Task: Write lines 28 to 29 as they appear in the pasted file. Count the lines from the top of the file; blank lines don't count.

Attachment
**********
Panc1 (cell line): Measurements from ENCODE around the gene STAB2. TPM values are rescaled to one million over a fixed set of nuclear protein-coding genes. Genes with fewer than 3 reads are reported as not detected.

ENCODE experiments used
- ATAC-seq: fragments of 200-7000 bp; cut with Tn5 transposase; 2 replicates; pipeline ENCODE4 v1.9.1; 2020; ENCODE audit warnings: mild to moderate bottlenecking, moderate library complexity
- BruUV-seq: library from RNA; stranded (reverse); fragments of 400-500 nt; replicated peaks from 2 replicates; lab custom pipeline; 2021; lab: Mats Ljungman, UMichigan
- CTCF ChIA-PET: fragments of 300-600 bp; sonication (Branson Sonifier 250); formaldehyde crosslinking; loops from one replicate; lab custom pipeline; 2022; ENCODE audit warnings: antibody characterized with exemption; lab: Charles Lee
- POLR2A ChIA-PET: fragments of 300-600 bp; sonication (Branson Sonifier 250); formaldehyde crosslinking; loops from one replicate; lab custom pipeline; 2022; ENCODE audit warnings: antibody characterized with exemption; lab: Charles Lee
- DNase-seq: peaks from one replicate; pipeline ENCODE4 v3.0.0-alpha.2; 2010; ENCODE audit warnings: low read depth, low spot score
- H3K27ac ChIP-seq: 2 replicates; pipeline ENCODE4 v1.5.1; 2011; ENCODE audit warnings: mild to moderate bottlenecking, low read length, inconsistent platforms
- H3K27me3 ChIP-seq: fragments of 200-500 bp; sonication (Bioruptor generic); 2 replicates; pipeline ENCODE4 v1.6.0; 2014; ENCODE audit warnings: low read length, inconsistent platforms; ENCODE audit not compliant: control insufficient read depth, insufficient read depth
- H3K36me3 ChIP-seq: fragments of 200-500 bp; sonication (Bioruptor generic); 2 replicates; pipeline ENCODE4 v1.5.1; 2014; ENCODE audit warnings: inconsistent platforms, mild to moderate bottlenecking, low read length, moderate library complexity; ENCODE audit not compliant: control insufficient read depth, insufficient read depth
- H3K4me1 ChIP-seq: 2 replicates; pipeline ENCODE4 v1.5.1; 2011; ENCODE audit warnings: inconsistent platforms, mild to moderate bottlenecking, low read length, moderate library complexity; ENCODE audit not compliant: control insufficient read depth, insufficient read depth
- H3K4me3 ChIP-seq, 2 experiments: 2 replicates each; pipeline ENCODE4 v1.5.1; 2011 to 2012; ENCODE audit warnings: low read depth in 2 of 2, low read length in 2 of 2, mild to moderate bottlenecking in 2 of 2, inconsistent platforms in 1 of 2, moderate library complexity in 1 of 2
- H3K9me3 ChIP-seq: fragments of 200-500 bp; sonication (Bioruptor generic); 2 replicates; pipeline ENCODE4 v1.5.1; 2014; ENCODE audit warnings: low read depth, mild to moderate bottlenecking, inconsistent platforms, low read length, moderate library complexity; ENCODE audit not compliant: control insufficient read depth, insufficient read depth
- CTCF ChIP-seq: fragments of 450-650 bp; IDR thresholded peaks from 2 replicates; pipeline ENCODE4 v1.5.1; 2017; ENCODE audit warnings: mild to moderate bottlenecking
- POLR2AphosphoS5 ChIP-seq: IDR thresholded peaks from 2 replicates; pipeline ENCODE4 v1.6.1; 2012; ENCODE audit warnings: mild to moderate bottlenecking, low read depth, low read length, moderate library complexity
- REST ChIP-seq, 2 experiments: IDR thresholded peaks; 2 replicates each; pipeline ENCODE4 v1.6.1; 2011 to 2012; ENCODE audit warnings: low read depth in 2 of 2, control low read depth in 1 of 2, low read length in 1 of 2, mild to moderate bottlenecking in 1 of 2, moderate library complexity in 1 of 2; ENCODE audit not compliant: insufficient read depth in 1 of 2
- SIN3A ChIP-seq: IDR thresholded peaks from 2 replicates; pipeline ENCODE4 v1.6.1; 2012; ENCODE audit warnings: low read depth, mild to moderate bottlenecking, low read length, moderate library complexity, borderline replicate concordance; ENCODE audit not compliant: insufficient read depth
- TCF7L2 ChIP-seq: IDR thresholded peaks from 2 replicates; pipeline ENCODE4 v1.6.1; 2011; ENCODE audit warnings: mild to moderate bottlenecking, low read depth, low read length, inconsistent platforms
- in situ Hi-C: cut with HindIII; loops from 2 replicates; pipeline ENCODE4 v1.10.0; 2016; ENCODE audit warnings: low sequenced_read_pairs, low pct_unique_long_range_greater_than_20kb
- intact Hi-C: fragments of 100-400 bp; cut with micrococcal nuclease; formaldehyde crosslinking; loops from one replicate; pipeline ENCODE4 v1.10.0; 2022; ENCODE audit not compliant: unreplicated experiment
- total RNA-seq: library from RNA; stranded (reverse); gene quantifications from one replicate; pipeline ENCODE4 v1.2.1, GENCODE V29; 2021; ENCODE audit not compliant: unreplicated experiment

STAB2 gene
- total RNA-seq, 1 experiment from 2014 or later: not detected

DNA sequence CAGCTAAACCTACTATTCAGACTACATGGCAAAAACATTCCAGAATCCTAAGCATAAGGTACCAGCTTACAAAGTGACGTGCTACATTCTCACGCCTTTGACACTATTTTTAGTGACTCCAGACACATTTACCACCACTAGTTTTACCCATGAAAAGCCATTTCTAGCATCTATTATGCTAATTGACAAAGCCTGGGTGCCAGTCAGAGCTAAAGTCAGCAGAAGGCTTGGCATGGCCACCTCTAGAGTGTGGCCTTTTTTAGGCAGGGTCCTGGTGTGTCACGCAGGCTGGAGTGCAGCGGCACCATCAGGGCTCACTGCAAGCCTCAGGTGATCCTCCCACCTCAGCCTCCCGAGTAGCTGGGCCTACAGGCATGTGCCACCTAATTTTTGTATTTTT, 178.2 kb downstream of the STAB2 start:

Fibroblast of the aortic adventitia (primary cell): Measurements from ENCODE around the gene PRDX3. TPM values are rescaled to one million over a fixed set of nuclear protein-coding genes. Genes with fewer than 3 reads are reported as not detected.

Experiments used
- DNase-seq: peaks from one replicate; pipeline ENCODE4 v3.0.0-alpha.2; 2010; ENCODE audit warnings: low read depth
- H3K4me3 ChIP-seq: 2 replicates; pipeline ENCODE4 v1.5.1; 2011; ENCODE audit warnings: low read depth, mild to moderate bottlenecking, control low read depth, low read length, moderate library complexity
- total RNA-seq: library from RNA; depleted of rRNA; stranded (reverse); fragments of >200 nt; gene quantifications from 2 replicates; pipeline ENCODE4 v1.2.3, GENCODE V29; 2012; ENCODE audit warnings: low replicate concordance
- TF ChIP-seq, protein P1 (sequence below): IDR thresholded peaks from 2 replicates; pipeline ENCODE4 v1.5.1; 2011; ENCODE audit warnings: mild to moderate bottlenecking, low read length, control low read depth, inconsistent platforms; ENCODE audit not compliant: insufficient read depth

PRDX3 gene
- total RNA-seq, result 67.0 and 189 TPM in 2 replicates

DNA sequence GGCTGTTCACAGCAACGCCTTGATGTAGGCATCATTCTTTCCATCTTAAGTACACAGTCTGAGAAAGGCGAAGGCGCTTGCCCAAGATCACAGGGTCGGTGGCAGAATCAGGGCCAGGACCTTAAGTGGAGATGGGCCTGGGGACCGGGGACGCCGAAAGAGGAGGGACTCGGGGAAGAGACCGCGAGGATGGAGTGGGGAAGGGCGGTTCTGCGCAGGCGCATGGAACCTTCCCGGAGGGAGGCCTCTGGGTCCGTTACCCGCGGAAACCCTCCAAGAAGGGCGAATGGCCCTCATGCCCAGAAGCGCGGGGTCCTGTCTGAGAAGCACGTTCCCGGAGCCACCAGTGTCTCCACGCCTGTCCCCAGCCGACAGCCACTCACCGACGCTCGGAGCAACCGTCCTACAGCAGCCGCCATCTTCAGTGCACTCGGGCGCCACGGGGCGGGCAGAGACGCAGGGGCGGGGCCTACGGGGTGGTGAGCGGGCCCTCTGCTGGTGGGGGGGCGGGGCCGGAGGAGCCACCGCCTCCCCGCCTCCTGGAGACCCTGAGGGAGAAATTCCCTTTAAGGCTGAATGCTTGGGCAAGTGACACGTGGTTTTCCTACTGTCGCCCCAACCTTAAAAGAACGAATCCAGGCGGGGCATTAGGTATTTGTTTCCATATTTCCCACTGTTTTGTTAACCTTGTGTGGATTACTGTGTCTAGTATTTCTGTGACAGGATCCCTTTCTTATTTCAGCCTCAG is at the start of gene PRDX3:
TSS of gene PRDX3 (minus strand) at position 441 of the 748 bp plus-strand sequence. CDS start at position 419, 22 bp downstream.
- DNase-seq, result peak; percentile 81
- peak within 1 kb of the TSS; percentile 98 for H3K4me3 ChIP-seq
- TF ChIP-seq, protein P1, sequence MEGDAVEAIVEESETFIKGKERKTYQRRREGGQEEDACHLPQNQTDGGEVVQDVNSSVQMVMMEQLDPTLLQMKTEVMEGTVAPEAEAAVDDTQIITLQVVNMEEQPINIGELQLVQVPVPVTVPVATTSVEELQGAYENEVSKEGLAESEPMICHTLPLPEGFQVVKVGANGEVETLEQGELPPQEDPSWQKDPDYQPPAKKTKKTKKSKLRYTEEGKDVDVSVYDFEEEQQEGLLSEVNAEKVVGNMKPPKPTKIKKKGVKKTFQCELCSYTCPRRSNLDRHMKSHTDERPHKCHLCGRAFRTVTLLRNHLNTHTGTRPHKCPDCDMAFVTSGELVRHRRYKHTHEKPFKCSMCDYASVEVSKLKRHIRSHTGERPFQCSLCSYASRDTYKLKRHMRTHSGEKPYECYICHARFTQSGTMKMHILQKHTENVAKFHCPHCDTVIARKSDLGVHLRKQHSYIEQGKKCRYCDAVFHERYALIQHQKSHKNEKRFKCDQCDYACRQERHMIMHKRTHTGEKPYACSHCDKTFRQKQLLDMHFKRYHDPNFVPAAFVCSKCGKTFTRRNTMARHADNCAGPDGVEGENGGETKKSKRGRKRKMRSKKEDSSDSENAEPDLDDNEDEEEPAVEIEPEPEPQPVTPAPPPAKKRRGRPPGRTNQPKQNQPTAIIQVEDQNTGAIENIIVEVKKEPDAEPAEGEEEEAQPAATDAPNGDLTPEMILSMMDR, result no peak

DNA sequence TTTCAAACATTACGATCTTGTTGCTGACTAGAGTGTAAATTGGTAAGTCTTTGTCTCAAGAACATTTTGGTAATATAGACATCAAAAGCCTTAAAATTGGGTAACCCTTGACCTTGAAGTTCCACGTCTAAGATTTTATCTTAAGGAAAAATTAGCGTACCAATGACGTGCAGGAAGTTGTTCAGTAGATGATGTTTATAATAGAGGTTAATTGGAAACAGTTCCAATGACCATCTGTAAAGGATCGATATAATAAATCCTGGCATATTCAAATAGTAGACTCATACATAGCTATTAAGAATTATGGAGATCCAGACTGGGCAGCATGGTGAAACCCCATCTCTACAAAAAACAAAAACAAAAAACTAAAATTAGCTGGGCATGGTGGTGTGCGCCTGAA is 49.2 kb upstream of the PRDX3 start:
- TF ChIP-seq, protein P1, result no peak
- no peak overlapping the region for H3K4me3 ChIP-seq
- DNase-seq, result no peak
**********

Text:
- H3K4me3 ChIP-seq: 2 replicates; pipeline ENCODE4 v1.5.1; 2011; ENCODE audit warnings: low read depth, mild to moderate bottlenecking, control low read depth, low read length, moderate library complexity
- total RNA-seq: library from RNA; depleted of rRNA; stranded (reverse); fragments of >200 nt; gene quantifications from 2 replicates; pipeline ENCODE4 v1.2.3, GENCODE V29; 2012; ENCODE audit warnings: low replicate concordance